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  5. "Nós não somos cidadãos."

"Nós não somos cidadãos."

Translation:We are not citizens.

March 30, 2016



I thought the plural of cidadão would be cidadões? Are there any common exceptions to this rule?


There aren't fixed rules for pluralizing words ended with "ão". (it can be "ãos", "ães" or "ões", depending on the origin of the word).

  • MÃO > mãos
  • aleMÃO > alemães
  • liMÃO > limões
  • cidadÃO > cidadãos

Please, refer to this article for more information: http://brasilescola.uol.com.br/gramatica/o-plural-das-palavras-terminadas-ao.htm


Couldn't it be also translated to "We are no citizens (of that town)"?


I guess, but that's an extremely unusual, however possible, phrasing--definitely not the best way to translate it.


Can't be "We're not city-dwellers"?


Well, "citizen(s)" and "city-dweller(s)" can be synonyms, but they are not the same word and can have different meanings. The first is "cidadão(s)" and the second is "morador(es) [da cidade]". (Likewise, another synonym is "inhabitant", but it is "habitante".) However, one can be a "morador", but not a "cidadão". Not sure if it's same in English, but if I say "Ele é um morador, mas não um cidadão" [He is a city-dweller, but not a citizen", it implies he lives in the city but has not the citizenship status i.e. is an illegal inhabitant or metaphorically someone without citizen's rights.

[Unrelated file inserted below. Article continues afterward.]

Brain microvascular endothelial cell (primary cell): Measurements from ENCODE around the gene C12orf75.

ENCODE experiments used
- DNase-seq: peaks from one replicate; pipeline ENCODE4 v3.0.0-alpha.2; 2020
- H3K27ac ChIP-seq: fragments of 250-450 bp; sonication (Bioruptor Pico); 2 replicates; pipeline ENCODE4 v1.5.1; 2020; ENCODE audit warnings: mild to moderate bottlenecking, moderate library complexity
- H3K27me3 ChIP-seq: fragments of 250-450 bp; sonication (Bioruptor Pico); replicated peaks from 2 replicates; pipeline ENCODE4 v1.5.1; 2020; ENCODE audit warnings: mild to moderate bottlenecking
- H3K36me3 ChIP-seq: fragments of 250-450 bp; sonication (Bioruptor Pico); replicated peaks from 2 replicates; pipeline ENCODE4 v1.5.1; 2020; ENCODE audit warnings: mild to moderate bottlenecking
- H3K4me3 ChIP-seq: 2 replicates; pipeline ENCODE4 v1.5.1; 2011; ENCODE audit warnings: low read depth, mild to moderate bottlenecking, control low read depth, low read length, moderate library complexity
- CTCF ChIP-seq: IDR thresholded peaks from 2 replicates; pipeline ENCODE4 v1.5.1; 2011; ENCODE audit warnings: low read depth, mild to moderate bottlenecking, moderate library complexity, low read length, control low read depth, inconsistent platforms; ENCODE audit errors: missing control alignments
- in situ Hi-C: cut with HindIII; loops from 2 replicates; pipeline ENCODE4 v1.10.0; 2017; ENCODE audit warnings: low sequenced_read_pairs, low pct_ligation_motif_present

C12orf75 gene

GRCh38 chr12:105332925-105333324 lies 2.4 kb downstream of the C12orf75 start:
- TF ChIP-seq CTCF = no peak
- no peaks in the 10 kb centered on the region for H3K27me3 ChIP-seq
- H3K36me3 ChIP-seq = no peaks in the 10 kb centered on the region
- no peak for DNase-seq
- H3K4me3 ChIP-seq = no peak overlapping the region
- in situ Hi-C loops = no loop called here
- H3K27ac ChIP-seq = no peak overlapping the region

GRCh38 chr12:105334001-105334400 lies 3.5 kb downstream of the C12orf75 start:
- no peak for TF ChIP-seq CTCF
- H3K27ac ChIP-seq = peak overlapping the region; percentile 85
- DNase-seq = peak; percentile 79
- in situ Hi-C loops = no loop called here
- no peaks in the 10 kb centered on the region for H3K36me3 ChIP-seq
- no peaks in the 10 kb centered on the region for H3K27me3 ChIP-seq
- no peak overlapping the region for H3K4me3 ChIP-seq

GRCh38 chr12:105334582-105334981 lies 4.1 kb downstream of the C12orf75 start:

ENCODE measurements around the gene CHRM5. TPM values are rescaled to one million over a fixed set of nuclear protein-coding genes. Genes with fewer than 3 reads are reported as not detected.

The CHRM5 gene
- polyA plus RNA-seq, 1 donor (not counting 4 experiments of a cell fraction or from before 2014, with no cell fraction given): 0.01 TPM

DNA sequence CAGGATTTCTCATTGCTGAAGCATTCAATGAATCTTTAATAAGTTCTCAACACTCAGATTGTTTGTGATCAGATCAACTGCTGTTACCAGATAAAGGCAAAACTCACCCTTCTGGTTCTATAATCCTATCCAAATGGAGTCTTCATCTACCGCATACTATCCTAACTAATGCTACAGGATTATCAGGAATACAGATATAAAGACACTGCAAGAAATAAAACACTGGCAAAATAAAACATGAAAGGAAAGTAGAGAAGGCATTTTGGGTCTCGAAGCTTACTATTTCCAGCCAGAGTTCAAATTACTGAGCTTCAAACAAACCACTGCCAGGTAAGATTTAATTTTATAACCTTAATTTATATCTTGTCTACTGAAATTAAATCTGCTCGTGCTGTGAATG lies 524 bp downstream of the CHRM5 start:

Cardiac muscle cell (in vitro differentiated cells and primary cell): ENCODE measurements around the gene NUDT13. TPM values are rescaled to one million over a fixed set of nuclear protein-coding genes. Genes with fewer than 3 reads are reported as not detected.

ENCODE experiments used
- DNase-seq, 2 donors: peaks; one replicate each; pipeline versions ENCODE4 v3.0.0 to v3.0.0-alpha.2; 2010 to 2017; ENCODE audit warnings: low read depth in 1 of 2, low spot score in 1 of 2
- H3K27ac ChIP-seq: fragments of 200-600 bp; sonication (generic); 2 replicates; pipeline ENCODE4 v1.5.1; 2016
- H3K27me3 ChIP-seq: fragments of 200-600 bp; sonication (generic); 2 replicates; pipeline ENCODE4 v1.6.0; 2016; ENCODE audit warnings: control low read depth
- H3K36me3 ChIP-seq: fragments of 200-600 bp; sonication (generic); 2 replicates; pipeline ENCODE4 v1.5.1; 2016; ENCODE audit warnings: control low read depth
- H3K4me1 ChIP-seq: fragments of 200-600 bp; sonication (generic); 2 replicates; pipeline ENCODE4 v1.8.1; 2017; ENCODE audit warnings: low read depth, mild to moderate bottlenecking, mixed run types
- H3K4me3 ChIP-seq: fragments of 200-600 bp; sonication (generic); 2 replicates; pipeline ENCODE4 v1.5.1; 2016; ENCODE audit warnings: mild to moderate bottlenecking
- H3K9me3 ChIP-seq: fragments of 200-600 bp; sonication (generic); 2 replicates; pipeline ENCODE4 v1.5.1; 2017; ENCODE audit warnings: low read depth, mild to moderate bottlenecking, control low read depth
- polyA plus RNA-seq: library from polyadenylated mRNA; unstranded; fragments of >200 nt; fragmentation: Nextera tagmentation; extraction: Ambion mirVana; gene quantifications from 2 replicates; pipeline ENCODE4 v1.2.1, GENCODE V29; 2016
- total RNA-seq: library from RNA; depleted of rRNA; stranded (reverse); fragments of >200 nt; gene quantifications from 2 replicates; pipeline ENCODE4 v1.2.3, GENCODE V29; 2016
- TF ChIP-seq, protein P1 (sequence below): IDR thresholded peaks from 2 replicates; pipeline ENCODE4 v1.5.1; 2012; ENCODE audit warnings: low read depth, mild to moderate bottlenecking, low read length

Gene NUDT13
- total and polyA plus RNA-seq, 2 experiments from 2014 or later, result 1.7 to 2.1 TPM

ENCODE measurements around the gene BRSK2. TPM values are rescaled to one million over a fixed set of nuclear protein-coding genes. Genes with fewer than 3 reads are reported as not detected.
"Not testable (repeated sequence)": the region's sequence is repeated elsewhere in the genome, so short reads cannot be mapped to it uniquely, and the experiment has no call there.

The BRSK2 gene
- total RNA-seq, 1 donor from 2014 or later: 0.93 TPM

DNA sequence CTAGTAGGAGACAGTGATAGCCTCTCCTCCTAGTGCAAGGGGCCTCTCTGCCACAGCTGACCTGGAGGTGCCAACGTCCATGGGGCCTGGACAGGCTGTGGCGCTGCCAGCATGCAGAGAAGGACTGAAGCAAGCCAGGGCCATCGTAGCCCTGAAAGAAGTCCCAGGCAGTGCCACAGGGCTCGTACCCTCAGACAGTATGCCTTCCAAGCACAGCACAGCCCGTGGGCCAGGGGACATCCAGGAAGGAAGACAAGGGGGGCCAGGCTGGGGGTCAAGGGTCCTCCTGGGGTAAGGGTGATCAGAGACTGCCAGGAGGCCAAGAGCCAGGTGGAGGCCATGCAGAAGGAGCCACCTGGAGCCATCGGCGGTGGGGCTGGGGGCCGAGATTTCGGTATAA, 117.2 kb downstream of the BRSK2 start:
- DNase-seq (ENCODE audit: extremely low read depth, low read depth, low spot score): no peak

Citizen and city-dweller are quite different in English I know. When you say "can be synonyms," do you mean they might have the same referent or that they're really synonyms? My idea was speculation based on French, in which the cognate "citoyen" CAN, but generally doesn't (80-90% of the time) have anything to do with citizenship. (The Cambridge dictionary does give "inhabitant of a city or town.")


Can it be 'a cidadão' whether refering to a woman? Or is it 'a cidadã?'


Masc = o cidadão

Fem = a cidadã

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